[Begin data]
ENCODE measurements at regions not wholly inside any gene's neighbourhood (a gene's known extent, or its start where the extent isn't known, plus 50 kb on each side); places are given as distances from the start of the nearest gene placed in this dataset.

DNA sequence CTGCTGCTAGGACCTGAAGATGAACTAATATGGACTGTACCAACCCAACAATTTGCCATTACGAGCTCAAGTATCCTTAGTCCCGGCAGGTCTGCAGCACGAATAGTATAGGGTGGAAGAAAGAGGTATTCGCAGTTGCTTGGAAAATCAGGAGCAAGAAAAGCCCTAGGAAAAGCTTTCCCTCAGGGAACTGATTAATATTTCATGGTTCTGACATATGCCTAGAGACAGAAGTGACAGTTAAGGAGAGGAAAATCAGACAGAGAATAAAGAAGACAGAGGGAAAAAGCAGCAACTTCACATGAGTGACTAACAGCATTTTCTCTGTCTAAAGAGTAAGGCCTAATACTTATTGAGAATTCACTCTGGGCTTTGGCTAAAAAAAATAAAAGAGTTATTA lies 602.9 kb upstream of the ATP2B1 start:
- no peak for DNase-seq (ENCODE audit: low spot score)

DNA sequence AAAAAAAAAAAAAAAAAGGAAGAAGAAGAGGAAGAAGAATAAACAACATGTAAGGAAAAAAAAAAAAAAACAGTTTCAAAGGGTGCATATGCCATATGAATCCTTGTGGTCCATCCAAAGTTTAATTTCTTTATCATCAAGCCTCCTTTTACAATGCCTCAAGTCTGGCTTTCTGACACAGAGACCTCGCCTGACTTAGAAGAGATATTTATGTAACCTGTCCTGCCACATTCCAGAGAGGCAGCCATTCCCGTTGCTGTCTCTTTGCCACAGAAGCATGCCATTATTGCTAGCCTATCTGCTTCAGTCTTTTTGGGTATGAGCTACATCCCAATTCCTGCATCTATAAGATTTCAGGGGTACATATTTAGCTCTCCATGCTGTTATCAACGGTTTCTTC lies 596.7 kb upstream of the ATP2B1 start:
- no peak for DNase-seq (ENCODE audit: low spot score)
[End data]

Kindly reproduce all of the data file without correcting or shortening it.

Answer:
ENCODE measurements at regions not wholly inside any gene's neighbourhood (a gene's known extent, or its start where the extent isn't known, plus 50 kb on each side); places are given as distances from the start of the nearest gene placed in this dataset.

DNA sequence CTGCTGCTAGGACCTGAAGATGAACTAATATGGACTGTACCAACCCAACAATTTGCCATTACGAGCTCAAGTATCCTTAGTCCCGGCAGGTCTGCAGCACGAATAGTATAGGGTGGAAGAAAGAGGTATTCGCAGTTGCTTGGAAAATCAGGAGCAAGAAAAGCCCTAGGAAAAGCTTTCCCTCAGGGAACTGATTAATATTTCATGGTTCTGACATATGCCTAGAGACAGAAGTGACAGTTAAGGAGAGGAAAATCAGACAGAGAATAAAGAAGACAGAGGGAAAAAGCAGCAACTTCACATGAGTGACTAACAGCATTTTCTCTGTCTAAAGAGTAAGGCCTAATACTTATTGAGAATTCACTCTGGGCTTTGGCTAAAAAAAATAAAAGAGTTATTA lies 602.9 kb upstream of the ATP2B1 start:
- no peak for DNase-seq (ENCODE audit: low spot score)

DNA sequence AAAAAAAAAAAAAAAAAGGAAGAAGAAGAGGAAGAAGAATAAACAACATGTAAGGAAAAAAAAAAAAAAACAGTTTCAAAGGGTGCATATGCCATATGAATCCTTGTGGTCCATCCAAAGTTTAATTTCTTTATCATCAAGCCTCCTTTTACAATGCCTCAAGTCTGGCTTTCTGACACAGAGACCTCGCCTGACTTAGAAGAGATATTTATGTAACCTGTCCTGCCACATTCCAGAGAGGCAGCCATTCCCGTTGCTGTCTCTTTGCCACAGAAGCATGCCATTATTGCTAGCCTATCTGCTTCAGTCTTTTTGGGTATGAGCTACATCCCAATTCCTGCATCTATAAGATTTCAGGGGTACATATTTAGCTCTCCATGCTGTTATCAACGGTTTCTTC lies 596.7 kb upstream of the ATP2B1 start:
- no peak for DNase-seq (ENCODE audit: low spot score)